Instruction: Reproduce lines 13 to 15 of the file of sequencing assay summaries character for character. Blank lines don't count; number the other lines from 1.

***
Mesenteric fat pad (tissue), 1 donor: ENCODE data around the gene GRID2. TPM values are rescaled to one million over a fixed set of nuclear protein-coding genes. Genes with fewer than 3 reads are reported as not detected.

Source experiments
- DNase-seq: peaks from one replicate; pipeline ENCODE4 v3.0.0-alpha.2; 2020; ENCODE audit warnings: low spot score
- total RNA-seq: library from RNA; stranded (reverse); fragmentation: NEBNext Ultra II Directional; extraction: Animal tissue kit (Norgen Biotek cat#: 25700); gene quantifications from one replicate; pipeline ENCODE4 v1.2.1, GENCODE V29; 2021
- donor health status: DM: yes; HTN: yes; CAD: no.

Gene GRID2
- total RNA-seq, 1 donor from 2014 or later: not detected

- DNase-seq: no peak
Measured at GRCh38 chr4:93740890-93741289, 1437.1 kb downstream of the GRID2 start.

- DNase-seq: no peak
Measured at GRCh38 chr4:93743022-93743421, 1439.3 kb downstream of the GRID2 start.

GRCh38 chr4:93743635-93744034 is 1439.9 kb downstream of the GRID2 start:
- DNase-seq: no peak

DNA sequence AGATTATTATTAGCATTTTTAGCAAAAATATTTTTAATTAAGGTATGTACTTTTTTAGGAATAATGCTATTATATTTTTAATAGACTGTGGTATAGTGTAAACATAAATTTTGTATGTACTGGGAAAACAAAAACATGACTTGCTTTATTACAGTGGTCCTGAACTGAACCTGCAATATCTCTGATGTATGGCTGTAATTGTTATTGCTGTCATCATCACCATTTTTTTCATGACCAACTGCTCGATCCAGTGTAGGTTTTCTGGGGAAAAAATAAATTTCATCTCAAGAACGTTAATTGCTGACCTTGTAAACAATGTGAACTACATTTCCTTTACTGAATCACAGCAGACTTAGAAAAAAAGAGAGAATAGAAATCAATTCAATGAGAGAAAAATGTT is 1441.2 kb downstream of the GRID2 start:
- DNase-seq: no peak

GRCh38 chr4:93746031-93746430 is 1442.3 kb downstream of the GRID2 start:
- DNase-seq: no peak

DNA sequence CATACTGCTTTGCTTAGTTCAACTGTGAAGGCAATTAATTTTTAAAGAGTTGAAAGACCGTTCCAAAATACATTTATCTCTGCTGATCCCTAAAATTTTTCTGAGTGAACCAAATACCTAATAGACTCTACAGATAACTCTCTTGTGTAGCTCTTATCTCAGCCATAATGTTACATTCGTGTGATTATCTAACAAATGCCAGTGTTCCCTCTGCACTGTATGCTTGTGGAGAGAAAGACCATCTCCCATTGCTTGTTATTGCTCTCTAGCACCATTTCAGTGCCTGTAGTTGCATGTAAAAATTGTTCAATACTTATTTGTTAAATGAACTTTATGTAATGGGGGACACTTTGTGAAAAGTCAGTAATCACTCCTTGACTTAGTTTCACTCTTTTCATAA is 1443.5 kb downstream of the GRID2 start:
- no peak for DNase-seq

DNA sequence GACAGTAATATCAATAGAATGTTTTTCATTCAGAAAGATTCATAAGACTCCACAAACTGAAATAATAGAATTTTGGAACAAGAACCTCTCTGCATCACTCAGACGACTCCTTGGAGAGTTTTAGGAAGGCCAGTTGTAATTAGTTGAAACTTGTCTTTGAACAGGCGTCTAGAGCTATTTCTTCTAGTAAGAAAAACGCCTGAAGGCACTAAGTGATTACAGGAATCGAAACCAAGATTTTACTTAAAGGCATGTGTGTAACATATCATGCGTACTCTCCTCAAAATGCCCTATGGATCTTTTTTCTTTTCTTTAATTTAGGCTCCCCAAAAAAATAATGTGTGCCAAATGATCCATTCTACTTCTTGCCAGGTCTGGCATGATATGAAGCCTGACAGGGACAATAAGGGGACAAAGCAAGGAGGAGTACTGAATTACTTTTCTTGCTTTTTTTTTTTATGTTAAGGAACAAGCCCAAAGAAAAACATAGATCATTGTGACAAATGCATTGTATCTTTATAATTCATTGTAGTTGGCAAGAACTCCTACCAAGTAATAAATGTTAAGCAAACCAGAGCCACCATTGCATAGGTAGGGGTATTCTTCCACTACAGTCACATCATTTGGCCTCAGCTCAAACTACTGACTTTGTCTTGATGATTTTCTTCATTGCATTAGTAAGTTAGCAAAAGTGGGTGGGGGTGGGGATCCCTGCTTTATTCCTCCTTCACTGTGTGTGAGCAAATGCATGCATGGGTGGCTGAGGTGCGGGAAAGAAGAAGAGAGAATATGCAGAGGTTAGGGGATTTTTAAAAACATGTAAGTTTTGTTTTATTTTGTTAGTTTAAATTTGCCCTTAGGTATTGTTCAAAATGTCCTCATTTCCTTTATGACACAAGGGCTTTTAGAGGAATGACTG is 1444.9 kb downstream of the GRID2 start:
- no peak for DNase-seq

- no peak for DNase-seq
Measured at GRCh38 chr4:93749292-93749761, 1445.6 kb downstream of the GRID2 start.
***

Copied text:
- DNase-seq: no peak

DNA sequence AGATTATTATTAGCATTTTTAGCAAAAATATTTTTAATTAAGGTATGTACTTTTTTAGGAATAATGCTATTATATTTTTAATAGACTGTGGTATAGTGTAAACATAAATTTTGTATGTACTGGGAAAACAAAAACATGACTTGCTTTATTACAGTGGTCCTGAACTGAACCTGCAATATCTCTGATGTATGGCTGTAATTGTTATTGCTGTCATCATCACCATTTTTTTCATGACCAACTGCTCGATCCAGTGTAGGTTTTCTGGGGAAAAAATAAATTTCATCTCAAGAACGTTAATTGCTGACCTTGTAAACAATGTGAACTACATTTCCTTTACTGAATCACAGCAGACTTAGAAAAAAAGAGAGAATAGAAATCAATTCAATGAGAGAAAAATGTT is 1441.2 kb downstream of the GRID2 start:
- DNase-seq: no peak